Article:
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LED pucks getting hot

Discussion in 'LEDs and Optoelectronics' started by Mark80, Sep 15, 2016.

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  1. Mark80

    Mark80

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    0
    Sep 15, 2016
    Hi,

    I recently purchased six 3W 12v LED undermount puck lights. I then purchased a 120vac to 12vdc 40W magnetic transformer/driver designed for LEDs.

    I connected all the LED pucks in parallel and they work, but after about 30 minutes they are almost too hot to touch. I fear they are being over driven and will eventually burn out.

    If I connect two puck in series, they run dimmer (not ideal), but don't ever seem to get hot. This leads me to think that individually they are getting too much current. I think the transformer voltage is stable - I get a reading that hovers around 13v. Is there something that I could add to fix this? I don't want to lose the brightness of the LEDs.

    thanks!
     
  2. BobK

    BobK

    7,682
    1,686
    Jan 5, 2010
    Link to the "pucks" that you bought?

    Bob
     
  3. Herschel Peeler

    Herschel Peeler

    401
    65
    Feb 21, 2016
    The link for the lights doesn't indicate normal current at 12 V. Running at 13 V they could draw excessive current the result of higher current and higher voltage means lots more power. They are dimmable? A dimmer might be your answer.
     
  4. hevans1944

    hevans1944 Hop - AC8NS

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    Jun 21, 2012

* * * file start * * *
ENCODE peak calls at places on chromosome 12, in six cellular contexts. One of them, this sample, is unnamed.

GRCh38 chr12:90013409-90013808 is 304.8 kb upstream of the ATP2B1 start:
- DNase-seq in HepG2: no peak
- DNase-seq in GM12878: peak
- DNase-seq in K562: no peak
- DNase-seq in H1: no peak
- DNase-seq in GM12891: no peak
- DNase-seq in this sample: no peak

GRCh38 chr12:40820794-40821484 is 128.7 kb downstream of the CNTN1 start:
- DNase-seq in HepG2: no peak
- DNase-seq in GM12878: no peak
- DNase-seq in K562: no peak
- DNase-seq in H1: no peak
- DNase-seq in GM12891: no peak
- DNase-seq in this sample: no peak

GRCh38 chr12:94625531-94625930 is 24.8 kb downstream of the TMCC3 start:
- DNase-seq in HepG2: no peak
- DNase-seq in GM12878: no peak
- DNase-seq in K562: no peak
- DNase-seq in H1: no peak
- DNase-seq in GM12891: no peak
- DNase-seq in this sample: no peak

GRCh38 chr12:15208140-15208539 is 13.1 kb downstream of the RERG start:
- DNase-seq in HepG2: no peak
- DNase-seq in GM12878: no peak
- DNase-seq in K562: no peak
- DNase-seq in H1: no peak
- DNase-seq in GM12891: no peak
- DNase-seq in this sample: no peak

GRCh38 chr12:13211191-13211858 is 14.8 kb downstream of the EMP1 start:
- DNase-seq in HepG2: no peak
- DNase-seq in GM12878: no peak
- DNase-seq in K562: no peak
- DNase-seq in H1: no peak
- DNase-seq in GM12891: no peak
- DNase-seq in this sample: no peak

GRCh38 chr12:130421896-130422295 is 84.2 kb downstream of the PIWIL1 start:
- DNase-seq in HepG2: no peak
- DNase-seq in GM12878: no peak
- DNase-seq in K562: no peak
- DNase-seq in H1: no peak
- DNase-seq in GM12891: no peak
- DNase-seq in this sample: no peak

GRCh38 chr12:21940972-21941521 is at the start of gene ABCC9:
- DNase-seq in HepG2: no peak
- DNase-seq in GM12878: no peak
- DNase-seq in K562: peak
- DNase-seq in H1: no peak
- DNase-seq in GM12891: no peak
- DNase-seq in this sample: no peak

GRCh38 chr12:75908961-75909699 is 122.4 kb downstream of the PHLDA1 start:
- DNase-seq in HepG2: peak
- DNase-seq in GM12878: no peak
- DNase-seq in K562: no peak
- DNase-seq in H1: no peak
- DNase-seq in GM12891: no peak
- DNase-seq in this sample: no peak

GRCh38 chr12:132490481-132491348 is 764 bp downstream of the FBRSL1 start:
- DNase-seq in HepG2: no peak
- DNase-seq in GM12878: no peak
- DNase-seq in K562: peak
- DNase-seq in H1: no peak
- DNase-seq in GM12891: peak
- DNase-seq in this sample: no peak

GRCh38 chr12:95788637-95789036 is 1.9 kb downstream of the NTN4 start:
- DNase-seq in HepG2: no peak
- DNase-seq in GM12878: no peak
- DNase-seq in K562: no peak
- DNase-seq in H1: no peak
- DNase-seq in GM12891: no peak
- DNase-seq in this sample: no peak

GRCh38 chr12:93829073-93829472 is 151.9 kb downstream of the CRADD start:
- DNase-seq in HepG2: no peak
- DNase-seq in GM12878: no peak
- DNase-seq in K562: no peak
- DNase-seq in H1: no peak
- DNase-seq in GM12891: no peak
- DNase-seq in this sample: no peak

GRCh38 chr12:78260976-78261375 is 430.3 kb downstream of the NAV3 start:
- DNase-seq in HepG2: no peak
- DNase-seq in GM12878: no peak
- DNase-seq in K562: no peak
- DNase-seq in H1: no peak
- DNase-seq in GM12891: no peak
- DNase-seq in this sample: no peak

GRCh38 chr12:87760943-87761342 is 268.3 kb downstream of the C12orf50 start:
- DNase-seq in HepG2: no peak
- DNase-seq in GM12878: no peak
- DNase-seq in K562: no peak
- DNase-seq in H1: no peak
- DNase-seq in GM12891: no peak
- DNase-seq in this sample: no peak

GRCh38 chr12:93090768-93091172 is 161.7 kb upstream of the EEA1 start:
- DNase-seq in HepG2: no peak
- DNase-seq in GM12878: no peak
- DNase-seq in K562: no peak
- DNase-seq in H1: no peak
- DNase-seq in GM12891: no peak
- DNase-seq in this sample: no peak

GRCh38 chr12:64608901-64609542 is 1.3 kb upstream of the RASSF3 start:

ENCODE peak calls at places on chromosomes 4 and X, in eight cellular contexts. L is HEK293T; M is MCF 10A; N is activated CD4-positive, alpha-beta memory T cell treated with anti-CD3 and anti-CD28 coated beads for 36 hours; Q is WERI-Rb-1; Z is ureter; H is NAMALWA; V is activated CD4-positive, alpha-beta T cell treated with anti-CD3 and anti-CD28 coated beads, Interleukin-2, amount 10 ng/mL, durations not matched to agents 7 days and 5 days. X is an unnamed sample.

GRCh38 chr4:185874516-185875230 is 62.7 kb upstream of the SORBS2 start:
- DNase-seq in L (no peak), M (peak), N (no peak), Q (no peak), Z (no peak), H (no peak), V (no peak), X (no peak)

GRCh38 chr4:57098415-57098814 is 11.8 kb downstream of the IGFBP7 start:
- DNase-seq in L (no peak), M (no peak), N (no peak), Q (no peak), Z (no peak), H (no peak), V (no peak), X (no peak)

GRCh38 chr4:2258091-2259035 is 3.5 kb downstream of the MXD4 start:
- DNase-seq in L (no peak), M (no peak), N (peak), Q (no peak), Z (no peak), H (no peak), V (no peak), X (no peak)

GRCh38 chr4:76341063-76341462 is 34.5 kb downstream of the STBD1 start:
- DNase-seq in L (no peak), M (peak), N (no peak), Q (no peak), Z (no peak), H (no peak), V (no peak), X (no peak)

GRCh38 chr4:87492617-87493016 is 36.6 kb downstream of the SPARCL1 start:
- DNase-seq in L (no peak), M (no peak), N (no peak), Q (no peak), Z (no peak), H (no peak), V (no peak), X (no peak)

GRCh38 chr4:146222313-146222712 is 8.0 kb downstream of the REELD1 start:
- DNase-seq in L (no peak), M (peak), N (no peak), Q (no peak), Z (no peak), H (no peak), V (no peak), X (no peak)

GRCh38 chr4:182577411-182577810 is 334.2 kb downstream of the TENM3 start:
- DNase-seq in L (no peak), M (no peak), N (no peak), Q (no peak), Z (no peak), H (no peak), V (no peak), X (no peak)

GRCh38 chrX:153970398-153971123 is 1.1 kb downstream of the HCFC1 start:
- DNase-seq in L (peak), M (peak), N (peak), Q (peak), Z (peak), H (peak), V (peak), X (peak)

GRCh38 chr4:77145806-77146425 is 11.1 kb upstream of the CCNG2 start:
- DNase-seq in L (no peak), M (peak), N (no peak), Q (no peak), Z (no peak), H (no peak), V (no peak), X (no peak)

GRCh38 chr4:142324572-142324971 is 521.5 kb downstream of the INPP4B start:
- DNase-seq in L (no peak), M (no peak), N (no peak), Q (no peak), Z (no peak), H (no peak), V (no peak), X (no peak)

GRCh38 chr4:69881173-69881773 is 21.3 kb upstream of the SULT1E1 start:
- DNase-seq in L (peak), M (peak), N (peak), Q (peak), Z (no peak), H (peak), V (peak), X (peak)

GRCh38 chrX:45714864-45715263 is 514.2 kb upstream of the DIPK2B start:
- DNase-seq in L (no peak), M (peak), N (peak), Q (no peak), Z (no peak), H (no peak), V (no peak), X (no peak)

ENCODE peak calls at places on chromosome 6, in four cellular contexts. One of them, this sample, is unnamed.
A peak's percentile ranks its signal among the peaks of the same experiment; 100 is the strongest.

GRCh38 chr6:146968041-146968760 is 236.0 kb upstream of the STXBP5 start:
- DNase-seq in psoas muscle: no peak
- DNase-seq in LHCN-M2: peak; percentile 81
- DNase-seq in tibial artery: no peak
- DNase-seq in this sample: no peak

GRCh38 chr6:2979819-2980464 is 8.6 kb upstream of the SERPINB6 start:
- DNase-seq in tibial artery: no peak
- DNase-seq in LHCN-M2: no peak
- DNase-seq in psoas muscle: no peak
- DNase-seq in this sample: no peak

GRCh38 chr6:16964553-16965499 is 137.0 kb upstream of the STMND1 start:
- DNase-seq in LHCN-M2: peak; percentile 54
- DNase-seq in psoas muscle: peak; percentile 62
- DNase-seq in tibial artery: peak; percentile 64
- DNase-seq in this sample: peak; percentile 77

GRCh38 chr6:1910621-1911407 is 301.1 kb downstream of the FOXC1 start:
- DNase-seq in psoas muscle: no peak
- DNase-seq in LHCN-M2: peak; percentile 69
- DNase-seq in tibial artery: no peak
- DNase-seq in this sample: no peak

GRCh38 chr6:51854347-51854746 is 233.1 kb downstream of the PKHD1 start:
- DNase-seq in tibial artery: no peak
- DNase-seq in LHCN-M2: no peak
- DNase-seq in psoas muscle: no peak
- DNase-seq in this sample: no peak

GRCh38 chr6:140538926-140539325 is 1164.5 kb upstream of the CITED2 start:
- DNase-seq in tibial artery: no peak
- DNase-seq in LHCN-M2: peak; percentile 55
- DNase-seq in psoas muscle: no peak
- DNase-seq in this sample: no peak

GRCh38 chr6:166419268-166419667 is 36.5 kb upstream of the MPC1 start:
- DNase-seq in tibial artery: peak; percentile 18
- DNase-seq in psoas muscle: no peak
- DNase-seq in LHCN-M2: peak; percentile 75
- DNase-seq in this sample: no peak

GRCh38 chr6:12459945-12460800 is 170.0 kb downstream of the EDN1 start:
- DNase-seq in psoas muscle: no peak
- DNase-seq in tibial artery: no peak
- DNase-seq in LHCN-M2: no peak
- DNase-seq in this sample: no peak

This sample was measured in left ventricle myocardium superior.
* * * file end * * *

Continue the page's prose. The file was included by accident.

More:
You could also try placing one or two forward-biased diodes in series with the power pack output to drop the voltage presented to the puck lights.
     
  5. (*steve*)

    (*steve*) ¡sǝpodᴉʇuɐ ǝɥʇ ɹɐǝɥd Moderator

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    Jan 21, 2010
    Yeah, sounds like neither the LEDs or the power supply are current line limited.
     
  6. Mark80

    Mark80

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    Sep 15, 2016
    Could this be a AC ripple issue?
     
  7. BobK

    BobK

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    Jan 5, 2010
    Ripple should not be a problem, since the puck most likely just contains 3 LEDs in series plus a resistor.

    The problem is too much voltage.

    Bob
     
  8. (*steve*)

    (*steve*) ¡sǝpodᴉʇuɐ ǝɥʇ ɹɐǝɥd Moderator

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    Jan 21, 2010
    Heh, I agree about the three LEDs in series, but there is no evidence of a resistor :)

    (which is not to say there is not one)
     
  9. BobK

    BobK

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    Jan 5, 2010
    If there is no resistor, then 12V is too high.

    Mark, can you measure the current drawn when you supply 13V to the puck?

    Bob
     
  10. Mark80

    Mark80

    15
    0
    Sep 15, 2016
    The LEDS have built-in resistors.

    I added a dc/dc buck and that seems to have solved the problem. The "LED transformer" was not putting out a constant 12V, so now it's more stable around 11ish V.
     
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